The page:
Application of Derivatives-is this correct

Sep 2008
222
0
Ch 2.7 #10

The problem is: consider a rectangle in the xy plane, with corners at (0,0), (a,0), (0,b), (a,b). If (a,b) lies on the graph of the equation y=30-x, find a and b such that the area of the rectangle is maximized.


What I got:
A=xy y=30-x so A=x(30-x) = 30x-x^2

A'=30-2x x=15

Is this correct?
 
Aug 2007
3,171
860
USA
I always wonder about this sort of problem. It does NOT require calculus. It's great to remember your analytic geometry and check it for yourself.

A = x(30-x)

Let's recognize this as a downward-opening parabola.

Zeros: A(0) = 0 and A(30) = 0

What do we know about the relationship of the vertex and the zeros of a downward-opening parabloa.

Vertex: x = (30 + 0) / 2 = 15

A(15) = 225

Is there still a question? You MUST develop some confidence. Go carefully and confidently. Find a way to check your work. Imagine a different method, as shown here, or write so that you can verify your result. Give up guessing - trust me on this.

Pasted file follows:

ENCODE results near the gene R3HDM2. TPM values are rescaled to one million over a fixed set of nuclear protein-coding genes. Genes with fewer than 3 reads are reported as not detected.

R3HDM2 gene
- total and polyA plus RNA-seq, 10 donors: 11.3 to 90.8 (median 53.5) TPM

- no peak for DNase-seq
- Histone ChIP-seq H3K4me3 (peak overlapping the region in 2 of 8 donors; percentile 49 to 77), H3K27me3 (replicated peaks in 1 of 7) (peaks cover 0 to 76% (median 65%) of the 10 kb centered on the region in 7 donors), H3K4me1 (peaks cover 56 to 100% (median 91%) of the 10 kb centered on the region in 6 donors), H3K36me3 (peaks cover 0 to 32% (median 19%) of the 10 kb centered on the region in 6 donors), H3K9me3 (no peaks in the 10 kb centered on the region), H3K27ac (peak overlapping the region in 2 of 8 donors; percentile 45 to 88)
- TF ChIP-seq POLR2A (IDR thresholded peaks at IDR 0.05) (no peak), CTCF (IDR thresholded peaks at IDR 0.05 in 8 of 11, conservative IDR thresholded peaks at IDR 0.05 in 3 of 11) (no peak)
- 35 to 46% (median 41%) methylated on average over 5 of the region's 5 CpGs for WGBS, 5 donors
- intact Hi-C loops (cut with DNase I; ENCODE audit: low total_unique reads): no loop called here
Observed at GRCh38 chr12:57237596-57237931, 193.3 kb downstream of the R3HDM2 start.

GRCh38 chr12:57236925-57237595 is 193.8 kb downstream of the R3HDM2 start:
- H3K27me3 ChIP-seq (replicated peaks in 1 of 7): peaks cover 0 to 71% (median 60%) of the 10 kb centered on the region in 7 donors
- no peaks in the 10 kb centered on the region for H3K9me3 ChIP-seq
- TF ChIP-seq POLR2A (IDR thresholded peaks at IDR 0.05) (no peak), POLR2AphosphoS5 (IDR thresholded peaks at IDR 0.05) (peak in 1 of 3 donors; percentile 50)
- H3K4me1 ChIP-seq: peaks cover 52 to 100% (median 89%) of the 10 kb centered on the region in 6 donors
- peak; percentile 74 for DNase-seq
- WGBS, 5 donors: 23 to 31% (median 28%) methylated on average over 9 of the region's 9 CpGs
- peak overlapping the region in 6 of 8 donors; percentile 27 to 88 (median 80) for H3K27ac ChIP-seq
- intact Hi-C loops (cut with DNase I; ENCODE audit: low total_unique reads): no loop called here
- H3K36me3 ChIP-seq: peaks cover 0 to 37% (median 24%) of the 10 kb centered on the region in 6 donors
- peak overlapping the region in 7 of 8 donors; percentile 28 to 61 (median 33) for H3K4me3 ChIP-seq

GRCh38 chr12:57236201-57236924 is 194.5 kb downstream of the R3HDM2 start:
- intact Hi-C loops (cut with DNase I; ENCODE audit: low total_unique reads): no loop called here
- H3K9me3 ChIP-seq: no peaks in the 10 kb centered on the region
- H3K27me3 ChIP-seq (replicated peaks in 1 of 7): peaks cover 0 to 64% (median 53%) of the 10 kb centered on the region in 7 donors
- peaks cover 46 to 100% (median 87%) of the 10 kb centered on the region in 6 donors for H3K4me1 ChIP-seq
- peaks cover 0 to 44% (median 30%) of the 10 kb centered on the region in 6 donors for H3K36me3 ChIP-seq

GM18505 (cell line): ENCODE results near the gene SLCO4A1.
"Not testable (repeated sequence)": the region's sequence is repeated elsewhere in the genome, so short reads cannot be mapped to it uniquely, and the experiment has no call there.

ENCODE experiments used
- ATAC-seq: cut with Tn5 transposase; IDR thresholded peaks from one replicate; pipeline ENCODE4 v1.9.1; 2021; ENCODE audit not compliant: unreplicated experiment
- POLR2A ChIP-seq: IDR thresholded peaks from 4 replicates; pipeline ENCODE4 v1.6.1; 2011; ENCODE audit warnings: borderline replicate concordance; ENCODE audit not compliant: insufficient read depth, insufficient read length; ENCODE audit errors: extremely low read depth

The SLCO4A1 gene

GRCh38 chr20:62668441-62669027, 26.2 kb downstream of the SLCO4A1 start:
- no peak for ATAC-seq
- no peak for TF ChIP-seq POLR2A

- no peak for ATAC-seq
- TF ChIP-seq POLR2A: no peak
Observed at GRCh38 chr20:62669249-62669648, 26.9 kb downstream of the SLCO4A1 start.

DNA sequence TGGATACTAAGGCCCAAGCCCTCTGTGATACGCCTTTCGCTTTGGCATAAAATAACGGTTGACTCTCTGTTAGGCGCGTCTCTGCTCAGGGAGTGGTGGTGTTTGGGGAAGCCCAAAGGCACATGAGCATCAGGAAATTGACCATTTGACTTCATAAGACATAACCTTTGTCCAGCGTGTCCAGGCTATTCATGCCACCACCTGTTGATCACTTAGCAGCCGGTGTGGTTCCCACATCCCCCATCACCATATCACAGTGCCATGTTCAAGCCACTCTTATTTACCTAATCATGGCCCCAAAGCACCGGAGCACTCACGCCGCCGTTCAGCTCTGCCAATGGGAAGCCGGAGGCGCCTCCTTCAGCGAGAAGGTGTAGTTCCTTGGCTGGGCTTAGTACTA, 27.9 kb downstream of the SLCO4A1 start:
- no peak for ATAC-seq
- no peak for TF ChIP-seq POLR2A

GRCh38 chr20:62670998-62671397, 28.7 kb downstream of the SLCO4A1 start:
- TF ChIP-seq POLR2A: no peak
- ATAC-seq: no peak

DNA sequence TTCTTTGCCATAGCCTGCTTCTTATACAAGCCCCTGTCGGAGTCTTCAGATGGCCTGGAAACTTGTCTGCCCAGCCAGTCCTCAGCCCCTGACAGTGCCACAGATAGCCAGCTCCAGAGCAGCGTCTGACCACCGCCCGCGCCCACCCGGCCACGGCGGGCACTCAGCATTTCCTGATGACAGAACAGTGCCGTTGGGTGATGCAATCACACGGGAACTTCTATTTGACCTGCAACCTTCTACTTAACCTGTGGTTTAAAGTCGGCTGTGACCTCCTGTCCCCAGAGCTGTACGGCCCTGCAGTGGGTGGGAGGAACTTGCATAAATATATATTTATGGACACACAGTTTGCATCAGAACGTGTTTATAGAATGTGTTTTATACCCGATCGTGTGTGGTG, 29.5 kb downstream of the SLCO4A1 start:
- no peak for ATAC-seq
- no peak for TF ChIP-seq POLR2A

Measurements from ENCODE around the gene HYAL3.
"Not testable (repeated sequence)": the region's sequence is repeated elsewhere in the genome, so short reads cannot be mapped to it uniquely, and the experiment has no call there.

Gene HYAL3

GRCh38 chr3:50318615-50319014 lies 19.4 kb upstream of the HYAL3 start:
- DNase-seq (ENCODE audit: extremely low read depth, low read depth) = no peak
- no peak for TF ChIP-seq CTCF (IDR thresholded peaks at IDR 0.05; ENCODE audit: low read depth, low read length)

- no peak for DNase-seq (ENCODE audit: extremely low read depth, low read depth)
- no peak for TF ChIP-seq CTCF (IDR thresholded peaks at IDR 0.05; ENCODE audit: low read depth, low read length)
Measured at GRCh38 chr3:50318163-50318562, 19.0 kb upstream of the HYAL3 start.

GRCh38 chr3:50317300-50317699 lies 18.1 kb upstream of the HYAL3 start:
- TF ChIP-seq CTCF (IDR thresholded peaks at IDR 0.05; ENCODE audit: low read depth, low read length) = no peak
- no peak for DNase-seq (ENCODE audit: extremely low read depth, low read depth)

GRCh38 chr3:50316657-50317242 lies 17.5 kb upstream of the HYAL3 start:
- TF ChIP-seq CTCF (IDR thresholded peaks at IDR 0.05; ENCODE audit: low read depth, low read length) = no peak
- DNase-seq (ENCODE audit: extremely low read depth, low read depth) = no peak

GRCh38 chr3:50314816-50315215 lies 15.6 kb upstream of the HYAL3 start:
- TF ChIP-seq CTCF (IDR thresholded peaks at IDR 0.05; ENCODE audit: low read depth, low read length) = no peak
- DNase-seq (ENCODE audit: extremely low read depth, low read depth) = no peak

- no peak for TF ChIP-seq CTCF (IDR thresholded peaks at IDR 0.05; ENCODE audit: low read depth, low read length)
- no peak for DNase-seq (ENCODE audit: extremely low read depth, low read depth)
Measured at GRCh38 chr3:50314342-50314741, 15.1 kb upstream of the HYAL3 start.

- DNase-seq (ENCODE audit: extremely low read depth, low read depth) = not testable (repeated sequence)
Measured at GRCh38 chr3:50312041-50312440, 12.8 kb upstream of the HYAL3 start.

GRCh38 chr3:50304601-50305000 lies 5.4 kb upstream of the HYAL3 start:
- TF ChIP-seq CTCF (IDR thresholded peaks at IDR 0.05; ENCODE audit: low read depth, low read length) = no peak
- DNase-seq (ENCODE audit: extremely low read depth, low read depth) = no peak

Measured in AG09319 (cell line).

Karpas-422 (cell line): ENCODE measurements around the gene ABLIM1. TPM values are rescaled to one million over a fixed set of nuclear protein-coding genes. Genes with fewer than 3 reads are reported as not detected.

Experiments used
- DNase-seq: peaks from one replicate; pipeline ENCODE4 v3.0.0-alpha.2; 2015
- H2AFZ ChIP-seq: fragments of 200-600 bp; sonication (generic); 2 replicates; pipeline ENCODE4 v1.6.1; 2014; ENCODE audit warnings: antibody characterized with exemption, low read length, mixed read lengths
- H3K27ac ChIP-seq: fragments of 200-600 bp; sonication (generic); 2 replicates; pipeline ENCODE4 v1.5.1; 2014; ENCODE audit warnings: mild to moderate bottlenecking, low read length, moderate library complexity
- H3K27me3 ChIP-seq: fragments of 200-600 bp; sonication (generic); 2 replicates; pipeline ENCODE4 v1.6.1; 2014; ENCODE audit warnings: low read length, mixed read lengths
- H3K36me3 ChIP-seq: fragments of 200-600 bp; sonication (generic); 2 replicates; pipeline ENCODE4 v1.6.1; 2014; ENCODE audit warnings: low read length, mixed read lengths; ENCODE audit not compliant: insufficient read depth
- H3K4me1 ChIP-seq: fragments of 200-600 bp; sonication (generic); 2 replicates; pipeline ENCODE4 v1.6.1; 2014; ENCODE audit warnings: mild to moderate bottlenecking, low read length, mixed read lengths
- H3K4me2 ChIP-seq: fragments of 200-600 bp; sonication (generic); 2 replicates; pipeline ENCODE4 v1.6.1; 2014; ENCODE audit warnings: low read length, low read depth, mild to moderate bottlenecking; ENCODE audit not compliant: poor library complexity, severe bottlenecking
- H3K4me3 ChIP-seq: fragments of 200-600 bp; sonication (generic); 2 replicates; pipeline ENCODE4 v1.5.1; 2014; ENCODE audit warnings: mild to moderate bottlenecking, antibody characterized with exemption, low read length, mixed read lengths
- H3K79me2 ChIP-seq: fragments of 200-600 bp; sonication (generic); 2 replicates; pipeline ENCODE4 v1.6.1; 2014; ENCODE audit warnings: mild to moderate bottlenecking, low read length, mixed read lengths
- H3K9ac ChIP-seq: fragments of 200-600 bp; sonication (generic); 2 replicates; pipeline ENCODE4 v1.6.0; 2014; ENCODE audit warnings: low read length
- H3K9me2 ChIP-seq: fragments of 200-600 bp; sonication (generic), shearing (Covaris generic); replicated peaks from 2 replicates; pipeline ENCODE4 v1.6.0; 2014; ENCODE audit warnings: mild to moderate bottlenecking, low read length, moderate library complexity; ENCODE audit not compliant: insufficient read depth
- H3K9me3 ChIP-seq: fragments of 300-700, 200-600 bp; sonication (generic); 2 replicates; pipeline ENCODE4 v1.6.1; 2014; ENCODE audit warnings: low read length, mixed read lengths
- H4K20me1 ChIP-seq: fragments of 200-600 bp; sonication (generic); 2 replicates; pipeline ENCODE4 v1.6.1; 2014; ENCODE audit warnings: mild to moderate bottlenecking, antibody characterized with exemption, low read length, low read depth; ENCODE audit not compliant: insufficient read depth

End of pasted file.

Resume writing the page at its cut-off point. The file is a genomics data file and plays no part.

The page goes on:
• Like
Reactions: HallsofIvy

HallsofIvy

MHF Helper
Apr 2005
20,249
7,909
If you are asking "Is x= 15 the correct answer", no, it is not!

For one thing, the original problem did not ask about "x". It said "find a and b such that the area of the rectangle is maximized." That is, you should give two values as answers.

It would have been better to use "a" or "b" rather than "x" in the formula.

A= ab and b= 30- a so \(\displaystyle A= a(30- a)= 30- a^2\). Now you can either differentiate or, as TKHunny suggests, complete the square to get a= 15. And then b= 30- a= 15 so the correct answer is "the area of the rectangle will be maximized when a and b are both 15."